War Report: Record Industry vs. Internet Piracy
Over the last five years, record industry has initiated more than 28,000 court cases against individual file sharers. However, the irony is that the only such suit that has reached trial was in the case of Jammie Thomas, a single mother who was fined $222,000 by a federal jury in Minnesota last October (currently she is waiting for the federal court’s ruling on her appeal for a new trial).
A major factor at stake is piracy on university campuses – since 2007, over 6,000 “pre-litigation settlement letters” were forwarded by the RIAA to students in USA, “generously” offering them the chance to stay away from a possible lawsuit by reaching an agreement out of court. Reportedly, half of them agreed to settle, and the other half are in stand by for future formal lawsuits.
There were complains from a number of universities about record industry incorrectly scooping their campus networks for alleged offenders. Not surprisingly the question of what makes an undeniable and reliable evidence of users sharing illegal content over P2P networks was soon addressed. The tension has reached such a level that there were rumors of RIAA lawyers and executives being victims of death threats.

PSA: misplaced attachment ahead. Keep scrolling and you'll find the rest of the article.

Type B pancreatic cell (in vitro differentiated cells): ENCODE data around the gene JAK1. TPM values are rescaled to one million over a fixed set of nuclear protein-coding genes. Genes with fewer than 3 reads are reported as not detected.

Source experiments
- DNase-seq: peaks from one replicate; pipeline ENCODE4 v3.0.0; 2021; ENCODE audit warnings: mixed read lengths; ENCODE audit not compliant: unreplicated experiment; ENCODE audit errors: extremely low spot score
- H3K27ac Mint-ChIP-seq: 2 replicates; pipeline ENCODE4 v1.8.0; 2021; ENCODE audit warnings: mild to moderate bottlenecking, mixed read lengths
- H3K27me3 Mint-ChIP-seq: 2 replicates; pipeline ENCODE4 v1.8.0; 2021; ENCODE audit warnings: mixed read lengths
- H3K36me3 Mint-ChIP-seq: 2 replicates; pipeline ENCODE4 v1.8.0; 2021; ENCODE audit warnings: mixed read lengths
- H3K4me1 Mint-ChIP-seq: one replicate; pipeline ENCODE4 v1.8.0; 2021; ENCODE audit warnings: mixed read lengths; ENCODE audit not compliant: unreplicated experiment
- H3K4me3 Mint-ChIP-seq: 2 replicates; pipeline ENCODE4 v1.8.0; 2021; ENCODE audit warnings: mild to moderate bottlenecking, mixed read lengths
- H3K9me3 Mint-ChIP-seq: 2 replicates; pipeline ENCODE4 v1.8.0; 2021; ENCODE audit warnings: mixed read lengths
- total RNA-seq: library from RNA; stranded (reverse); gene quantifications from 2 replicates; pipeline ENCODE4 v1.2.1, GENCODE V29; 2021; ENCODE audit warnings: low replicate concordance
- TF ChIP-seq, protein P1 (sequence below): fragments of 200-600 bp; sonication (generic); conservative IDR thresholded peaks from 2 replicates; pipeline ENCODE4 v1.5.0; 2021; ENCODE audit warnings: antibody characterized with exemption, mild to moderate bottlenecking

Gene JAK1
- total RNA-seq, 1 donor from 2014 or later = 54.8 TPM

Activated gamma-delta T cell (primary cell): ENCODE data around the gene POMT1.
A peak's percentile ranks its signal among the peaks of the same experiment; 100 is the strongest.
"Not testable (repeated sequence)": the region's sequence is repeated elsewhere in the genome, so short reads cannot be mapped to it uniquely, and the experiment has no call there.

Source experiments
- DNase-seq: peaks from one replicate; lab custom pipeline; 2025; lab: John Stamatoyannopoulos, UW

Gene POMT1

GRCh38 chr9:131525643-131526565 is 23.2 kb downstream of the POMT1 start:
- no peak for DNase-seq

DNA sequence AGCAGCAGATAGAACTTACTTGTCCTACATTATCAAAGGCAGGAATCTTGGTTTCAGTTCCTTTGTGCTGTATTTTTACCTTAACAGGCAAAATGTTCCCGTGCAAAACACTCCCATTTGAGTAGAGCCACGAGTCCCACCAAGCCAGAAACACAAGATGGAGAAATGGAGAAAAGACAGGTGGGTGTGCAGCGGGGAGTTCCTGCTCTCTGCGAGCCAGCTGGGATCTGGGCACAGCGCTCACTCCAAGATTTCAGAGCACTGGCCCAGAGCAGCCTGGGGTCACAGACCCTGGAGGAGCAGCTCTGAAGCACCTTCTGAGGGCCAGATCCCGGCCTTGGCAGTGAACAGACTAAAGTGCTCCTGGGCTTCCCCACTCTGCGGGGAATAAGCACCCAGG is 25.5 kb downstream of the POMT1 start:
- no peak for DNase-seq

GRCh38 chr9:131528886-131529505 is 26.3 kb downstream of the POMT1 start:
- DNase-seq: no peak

With all the RIAA’s hard work, pirated material seems to enjoy the same appreciation on the Internet. According to a recent NPD Group study 19 percent of U.S. Internet subscribers aged 13 (or more) download free music using peer-to-peer software compared to the 20 percent back in 2003 when the RIAA set off its crusade.
Though its struggle seems often destined to failure the RIAA keeps its firm stand against piracy via p2p networks.
In its attempt to eradicate illegal file-sharing activity, the RIAA collaborates with Maryland-based MediaSentry, which has created applications that run over the Gnutella network. Holding in front of their eyes a list containing recordings whose copyrights are owned by RIAA-member companies, MediaSentry begins, just like any P2P user, to search for a music file in hope of nailing another infringer.